What Can White People Do to Support People of Color?
By Amanda Gelender. I wrote this piece for internal consumption at my workplace. In a company-wide discussion on race and racism, an employee anonymously asked the question, “What can white people here do to support people of color?”
As a white person invested in the continual work of solidarity—or what some people call allyship—I put together six action items in hopes that they would spark something for other white folks to run with. Numerous colleagues approached me and asked for the piece in a shareable format.
Below is the adapted piece. Everything I wrote about in this piece I learned over the years from thought leaders of color.
1. Educate Yourself... And Others
Commit yourself to reading one article a day discussing whiteness, privilege, race, and solidarity. Pay particular attention to pieces written by people of color reflecting on their experiences. Lean in to the discomfort you may feel. What comes up for you—Guilt? Defensiveness? Denial? Anger? Anxiety? Helplessness? Shame?
Most white people will shut down at this point in the process. As a majority group in the United States, we are insulated from race-based stress and have a very low emotional tolerance for racial discomfort. As you read, you may have some revelatory moments where you realize, “I have been perpetuating racial microaggressions!” Resist shutting down. Now you know! This is an opportunity to shift your behavior. And as you learn and evolve, share your knowledge with other white people and call them in to this work.
Process what you learn with other white people in your life as you dig into your reading. Avoid the temptation to run to your colleagues and friends of color and spill over with what you learned, asking a series of intrusive questions. Some people of color are open and willing to support white people through the process of unpacking white privilege, but do not assume that it is the job of people of color to guide you through and educate you about racism. It places an undue burden onto people of color and often puts them in the impossible position of needing to speak for their entire race. Our “revelations” about white privilege are typically things people of color have known and lived for many years.
2. Diversify Your Media and Amplify Voices of Color
Our social media shapes our consciousness. Who you follow on Twitter and the pages you follow on Facebook, for instance, can have a radical effect in moving you along in white allyship work.
We live in an incredible time where we have unbridled access to wisdom and conversations about race like never before. As you find and learn from brilliant thought leaders of color, retweet and share their words. Send the articles you read to your teams, friends, families, and colleagues. Amplifying voices of color to your network is an important part of solidarity work. We are not the experts on race, but we have an opportunity to learn from so many experts and boost their influence.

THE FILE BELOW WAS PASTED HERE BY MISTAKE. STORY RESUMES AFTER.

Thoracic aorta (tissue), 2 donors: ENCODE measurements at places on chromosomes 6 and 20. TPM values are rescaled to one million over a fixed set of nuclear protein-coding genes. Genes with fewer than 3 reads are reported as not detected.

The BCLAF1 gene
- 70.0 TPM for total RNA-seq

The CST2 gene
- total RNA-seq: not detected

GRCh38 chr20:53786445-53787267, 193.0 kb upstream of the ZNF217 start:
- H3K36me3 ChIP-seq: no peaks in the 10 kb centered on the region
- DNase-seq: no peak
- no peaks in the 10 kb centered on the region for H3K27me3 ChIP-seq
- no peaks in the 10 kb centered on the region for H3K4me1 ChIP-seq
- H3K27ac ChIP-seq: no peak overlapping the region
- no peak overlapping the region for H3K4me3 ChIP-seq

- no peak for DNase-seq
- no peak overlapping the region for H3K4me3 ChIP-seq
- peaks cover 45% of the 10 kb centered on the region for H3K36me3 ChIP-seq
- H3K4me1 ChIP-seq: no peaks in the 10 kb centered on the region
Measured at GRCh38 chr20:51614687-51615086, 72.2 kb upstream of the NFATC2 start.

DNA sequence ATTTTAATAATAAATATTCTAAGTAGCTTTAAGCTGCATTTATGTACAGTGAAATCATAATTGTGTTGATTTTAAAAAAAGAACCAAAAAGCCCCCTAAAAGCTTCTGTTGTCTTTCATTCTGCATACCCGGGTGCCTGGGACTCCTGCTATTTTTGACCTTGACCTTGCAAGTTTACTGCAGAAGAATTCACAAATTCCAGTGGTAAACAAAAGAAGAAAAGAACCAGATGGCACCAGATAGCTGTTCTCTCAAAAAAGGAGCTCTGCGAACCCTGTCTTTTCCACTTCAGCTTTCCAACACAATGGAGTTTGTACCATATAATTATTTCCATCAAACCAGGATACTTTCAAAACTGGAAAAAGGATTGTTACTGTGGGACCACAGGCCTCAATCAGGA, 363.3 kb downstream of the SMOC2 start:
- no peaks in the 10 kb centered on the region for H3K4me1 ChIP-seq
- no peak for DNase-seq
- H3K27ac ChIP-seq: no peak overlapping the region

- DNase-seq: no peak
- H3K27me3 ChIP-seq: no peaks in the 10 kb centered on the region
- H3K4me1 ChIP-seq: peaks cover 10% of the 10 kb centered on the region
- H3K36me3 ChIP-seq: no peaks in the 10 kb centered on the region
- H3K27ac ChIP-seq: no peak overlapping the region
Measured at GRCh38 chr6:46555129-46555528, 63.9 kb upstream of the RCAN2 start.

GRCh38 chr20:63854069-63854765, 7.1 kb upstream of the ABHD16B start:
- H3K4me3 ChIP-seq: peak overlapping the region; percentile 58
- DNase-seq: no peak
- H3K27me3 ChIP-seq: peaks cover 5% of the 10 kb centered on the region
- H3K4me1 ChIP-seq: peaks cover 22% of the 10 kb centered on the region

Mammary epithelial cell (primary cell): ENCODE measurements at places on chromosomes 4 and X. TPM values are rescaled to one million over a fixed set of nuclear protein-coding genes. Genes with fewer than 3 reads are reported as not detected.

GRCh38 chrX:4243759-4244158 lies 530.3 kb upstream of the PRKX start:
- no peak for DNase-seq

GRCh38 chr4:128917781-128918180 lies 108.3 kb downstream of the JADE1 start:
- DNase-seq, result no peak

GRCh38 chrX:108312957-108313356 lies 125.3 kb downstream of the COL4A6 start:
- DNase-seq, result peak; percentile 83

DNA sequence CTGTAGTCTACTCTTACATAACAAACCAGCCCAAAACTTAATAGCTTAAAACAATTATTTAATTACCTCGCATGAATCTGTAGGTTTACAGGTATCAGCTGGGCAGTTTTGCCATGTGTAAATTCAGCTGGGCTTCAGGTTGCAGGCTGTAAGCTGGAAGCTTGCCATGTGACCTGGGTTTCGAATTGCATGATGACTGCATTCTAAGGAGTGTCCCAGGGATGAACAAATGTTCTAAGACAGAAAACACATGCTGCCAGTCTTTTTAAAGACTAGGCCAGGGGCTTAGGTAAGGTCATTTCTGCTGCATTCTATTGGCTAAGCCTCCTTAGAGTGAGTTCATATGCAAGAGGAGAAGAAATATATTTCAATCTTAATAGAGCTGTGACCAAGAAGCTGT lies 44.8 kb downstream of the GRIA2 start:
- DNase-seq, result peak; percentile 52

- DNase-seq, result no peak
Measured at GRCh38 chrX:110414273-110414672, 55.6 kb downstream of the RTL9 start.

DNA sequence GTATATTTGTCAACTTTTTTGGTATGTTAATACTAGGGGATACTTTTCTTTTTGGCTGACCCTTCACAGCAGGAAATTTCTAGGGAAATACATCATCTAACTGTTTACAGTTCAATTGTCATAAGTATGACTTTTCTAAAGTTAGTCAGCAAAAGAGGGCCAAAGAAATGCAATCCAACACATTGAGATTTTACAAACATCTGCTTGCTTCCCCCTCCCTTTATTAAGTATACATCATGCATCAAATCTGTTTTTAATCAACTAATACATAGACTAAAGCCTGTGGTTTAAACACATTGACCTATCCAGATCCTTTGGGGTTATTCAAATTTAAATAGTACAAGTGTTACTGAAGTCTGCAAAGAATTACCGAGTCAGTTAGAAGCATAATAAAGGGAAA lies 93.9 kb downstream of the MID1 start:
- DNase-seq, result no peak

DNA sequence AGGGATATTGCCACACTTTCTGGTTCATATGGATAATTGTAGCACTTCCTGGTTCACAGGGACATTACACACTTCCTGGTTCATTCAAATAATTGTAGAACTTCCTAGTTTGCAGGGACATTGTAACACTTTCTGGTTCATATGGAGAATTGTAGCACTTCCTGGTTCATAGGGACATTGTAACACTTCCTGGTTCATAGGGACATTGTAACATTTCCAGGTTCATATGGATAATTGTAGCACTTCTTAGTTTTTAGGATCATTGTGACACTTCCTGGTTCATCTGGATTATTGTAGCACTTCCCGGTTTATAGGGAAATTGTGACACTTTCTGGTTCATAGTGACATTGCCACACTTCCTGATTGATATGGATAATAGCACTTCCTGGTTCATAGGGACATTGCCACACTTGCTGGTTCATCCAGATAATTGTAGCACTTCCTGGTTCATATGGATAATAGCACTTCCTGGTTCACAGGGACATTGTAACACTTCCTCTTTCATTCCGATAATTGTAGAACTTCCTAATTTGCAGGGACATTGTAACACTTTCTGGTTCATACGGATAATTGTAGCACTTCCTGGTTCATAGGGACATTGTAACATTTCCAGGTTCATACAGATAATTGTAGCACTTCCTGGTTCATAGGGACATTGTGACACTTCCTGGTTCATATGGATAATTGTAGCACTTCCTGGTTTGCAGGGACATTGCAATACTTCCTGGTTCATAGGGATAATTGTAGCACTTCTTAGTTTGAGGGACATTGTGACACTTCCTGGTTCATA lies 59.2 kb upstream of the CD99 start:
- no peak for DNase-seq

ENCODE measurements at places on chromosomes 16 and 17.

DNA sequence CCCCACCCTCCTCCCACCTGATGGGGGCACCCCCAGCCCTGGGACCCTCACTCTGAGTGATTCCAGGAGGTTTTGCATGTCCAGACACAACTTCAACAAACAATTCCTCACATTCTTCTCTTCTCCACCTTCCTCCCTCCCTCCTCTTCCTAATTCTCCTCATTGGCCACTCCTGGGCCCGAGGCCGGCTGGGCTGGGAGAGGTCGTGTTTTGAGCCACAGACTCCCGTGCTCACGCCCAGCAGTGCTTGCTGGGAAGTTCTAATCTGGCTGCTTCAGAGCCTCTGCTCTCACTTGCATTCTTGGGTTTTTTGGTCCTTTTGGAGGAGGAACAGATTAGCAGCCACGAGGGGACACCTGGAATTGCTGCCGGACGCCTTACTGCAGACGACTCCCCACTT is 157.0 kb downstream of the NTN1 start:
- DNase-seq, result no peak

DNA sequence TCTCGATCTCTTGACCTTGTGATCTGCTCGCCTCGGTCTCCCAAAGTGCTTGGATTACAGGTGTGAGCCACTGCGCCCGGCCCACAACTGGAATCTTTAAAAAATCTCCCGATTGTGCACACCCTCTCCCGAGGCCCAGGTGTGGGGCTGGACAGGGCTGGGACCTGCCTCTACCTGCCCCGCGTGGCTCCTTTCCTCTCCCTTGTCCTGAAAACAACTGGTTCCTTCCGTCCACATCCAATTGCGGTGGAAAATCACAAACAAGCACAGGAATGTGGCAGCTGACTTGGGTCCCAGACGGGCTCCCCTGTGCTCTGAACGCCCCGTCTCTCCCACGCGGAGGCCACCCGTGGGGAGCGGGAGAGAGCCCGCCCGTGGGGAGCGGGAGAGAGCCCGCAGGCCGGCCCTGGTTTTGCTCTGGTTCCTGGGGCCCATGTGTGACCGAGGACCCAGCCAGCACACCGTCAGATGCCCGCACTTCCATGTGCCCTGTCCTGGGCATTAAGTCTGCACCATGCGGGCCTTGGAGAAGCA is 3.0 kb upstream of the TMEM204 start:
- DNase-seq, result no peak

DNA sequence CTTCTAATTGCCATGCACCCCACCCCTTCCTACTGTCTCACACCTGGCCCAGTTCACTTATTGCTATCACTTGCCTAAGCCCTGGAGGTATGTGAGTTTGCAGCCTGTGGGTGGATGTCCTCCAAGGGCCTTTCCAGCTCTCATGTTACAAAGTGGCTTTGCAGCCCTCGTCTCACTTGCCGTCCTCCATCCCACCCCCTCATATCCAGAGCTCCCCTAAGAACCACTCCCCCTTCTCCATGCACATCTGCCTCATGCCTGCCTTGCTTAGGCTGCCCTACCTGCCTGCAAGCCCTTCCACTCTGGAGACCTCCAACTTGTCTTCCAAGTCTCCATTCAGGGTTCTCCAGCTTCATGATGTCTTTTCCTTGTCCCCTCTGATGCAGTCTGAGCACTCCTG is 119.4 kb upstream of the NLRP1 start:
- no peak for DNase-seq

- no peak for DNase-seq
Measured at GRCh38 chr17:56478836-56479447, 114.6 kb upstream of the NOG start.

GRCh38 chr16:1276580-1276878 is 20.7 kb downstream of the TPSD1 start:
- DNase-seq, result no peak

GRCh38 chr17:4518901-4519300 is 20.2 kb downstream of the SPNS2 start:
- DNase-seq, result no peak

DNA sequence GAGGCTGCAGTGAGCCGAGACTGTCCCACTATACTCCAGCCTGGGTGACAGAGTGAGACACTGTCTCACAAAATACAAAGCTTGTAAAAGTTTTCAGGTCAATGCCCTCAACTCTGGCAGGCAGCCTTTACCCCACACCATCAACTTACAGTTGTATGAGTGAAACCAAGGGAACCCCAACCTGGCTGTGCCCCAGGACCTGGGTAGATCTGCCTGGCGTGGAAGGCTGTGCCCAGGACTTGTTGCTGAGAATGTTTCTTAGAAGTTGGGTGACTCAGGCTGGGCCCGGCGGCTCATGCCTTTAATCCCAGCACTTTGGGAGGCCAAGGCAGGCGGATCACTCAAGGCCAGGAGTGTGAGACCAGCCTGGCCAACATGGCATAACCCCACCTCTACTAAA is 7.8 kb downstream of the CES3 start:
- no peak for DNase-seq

Equally important: follow people who make statements and tweet articles that make you uncomfortable. Sit with the discomfort for awhile. While not delegitimizing what comes up for you, remind yourself that our feelings as white people unpacking our privilege and finding our role in white allyship work can never compare to actual racial oppression faced by people of color. It’s not even in the same universe. Whereas we white people have a choice to engage in this work, people of color do not: navigating white-dominated spaces is mandatory. We can handle a little discomfort.
3. Learn When to Listen and When to Speak Up
This is one of the most important skills you’ll learn as a white person doing solidarity work, and it’s where many white people get stuck in paralysis.
“Is it my place to speak up here?”
“I don’t want to mess up so I won’t do anything.”
As a general guideline, when people of color are sharing their experiences, I try to listen and be aware of my whiteness and how much space I’m taking up. When among white people, I try to speak up about race and name racism.
This work is messy. There isn’t always a clear-cut way to know when to act and when to listen or pass the mic. But as you experiment, iterate, and evolve, you’ll get better at navigating this.
There is never a point at which our work as white people is done, when we’ve figured it all out and we can proudly proclaim that we are one of the “good” white people who “gets” it. Be more committed to the process of solidarity than the end goal of “being a good ally.” The point at which white people mistakenly think “I’m one of the good ones” is a place of dangerous stagnation.
Stay humble, be receptive to feedback from people of color, apologize when you mess up, change your behavior, move on, keep leveling up, and bring other white people along with you in this work. There isn’t a playbook on effective solidarity work—we are all figuring this out as we go with the guidance of thought leaders of color.